Readers share feelings about sports announcers
But radio. Ahh, that’s an entirely different matter. As you listen to the sportscasters describe the play, your mind’s eye is busily translating the words into mental pictures so that you have – with only the words as your guide – a clear vision of the game as it progresses.
I mentioned, a couple of weeks ago, some of the announcers I enjoyed in the days of yore, including Jack Graney and Pinkey Hunter of Indians broadcasts, plus Mike Hegan and Herb Score of Tribe games. Also,
Bernie Kosar, who did color commentary of the Browns’ pre-season games on TV before he was unceremoniously canned by higher-ups in the team’s organization.
I didn’t realize how many others also enjoyed those word pictures on radio, and some of them on TV, until the feedback began to flow in.
Larry O’Donnell of Willoughby Hills hunted me down at a meet-the-candidates luncheon at Pine Ridge to tell me how much he enjoyed the broadcasting arts of Graney and Hunter.
He recalled, especially, how Graney would describe center fielder Roy “Little Thunder” Weatherly jumping on his Flying Red Horse to chase down a fly ball.
That, of course, was reference to the logo at Socony-Vacuum filling stations, a sponsor of the Indians.
Larry also mailed a copy of a column written oh-so-many years ago by my longtime colleague, the late Bob Murphy, who noted that Weatherly put the Bug-a-Boo on the fly ball.
I remember that vividly, Larry. But I also recall the joyful repartee between the two announcers as they touted the product.
“Never give a bug a break, Jack, give ‘em Bug-a-Boo,” Pinkey would say to his partner at the mike.
“Does it kill ‘em, Pinkey?” Jack would ask.
“Kills ‘em dead, Jack,” Pinkey would reply.
I have heard that line a thousand times. That was long before anyone owned television sets.
Many times Weatherly didn’t have to run far to catch the ball. Jack would say, “He’s under it, waiting for it and takes it.”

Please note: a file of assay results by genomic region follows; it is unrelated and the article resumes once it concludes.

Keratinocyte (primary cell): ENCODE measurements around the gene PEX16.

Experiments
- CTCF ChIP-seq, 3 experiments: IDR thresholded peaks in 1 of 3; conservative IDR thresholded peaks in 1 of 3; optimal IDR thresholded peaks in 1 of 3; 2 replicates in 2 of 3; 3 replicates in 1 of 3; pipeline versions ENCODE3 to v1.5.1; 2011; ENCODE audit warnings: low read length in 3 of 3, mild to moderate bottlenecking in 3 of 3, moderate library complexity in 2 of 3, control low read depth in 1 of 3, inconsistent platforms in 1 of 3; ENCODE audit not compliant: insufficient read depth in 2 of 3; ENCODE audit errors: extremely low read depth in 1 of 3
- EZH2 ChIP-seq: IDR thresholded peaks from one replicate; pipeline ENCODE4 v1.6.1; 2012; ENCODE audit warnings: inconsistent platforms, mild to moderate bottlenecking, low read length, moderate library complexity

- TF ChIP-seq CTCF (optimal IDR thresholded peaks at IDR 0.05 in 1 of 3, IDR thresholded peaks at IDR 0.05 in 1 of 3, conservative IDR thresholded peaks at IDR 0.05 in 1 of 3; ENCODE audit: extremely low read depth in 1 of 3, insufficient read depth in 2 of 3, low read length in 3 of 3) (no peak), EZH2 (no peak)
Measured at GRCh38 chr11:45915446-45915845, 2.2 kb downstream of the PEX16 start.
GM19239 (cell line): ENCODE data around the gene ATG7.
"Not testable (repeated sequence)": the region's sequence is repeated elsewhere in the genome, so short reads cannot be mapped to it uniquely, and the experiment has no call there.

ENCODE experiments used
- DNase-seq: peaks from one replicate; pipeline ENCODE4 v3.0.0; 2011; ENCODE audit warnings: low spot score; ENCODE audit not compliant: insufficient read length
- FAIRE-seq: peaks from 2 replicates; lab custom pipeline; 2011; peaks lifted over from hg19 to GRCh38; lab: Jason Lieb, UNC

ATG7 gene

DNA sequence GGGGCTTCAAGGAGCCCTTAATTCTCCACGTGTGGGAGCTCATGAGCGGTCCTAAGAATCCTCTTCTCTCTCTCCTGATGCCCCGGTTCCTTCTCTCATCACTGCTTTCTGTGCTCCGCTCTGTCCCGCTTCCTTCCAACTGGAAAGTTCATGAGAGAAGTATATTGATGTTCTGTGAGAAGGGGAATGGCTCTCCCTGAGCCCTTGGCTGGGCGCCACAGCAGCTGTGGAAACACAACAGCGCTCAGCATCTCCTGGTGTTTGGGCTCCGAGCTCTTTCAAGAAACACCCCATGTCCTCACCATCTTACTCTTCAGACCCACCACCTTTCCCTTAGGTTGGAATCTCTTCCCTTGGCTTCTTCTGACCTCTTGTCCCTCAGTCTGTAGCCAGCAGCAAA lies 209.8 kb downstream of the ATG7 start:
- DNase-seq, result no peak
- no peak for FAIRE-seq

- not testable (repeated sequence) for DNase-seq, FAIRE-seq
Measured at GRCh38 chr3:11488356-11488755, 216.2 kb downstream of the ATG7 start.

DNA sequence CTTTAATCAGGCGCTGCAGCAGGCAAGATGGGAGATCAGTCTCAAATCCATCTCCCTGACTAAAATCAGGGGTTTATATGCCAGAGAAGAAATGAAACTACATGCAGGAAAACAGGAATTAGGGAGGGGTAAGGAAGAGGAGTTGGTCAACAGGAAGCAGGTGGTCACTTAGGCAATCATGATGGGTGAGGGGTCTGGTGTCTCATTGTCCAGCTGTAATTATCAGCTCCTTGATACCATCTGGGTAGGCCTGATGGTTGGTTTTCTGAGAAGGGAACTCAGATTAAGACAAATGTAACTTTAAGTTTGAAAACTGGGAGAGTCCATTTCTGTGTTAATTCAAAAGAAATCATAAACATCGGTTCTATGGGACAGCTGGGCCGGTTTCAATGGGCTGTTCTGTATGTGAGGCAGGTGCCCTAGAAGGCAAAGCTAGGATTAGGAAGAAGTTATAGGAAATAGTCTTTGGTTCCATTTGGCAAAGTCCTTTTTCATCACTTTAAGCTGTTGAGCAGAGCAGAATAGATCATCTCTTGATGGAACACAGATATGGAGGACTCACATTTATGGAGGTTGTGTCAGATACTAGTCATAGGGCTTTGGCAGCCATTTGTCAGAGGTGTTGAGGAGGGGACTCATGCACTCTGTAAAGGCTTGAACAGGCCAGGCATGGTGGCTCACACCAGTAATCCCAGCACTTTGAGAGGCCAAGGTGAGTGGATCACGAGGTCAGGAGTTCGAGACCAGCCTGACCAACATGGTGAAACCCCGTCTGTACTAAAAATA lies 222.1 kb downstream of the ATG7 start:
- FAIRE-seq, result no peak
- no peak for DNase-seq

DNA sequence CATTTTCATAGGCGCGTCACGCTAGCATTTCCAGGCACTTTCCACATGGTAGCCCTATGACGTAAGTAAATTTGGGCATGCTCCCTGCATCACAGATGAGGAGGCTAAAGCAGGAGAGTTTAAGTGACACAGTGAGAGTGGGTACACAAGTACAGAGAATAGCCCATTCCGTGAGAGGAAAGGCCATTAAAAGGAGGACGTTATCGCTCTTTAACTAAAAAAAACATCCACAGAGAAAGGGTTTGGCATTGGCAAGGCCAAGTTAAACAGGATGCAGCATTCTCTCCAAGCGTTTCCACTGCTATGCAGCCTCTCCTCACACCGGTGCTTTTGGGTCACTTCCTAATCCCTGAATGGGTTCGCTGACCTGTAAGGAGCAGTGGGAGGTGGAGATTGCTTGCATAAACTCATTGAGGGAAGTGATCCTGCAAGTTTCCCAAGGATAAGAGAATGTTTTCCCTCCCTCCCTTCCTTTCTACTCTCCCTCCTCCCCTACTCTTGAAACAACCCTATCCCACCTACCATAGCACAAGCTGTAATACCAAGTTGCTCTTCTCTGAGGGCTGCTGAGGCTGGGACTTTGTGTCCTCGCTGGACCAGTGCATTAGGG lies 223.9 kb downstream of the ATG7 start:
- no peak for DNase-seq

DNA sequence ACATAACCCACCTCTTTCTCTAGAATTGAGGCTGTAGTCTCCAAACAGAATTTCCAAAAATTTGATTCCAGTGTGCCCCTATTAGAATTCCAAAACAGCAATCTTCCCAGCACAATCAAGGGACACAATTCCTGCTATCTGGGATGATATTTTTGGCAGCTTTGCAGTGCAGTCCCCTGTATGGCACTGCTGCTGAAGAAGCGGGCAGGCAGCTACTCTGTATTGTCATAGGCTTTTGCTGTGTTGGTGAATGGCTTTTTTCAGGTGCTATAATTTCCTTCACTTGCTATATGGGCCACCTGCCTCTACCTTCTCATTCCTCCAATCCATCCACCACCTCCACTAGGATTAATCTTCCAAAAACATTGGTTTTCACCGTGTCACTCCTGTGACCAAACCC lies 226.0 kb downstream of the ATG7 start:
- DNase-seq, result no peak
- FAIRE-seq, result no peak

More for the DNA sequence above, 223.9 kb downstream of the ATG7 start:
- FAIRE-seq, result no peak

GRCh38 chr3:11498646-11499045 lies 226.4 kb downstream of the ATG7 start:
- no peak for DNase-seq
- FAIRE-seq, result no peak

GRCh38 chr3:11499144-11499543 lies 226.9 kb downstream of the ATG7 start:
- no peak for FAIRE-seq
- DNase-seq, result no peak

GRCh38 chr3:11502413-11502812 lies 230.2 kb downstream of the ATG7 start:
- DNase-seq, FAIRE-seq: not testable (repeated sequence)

I can’t guess how many times I have heard that line, either.
In another product-related line, Jack would say, “Averill hits a hiiiiiiigh fly ball, going out to deeeeep right field. And it’s a case of Wheaties for Earl Averill.”
Every Indian who hit a home run in those days got a case of the breakfast cereal. What made the call fun was the way Graney dragged out the words hiiiiiiiiigh fly ball and deeeeeeep right field.
It took him longer to describe the action than it took for the ball to fly over the friendly, nearby wall in right.
“Lest we forget,” Kevin Sroub wrote in an email, “in the early days Graney and Hunter did it the hard way – from ticker tape.”
You bet I remember, Kevin. Jack and Pinkey recreated the action, pitch-by-pitch, as they read the story coming in on tape.
I recall watching them one day when, as a young lad, I saw them doing a broadcast from Euclid Beach Park and they were reading the action from Western Union.
“Watch out, Jack!” Pinkey yelled. “It’s a foul ball coming right back into the press box!”
With that he thumped his fist on the table in front of them. He sure made it sound like a foul ball.
Another email, from Janet Salesky, echoed my comments on the poor announcers that replaced Rick Manning and Matt Underwood when the Indians were playing on a nationally televised broadcast on ESPN.
“My husband and I were saying the same things when having to endure the ESPN announcers,” Janet wrote.
“You don’t realize how entertaining our Rick and Matt are until we listen to the mindless drivel that was given to us from ESPN announcers.
“Thanks, Rick and Matt, for the great information and the stats you give us in such an interesting way.
“We also agree with you about Bernie,” she wrote. (Thanks, Janet.) “We needed Bernie announcing to give us some insights on what happened in the second half that should have happened in the first half.”
I think she may have been talking about the Browns loss to the Steelers, which was a regular season game, not a pre-season contest.
But she is absolutely correct in her observations about needing Bernie for color commentary in football.
The point of both letter writers is clear: The over-the-air comments of announcers on sporting events is important to some of us, and if they are not doing a good job, we notice.
Boy, do we ever. And we let those thoughts be known.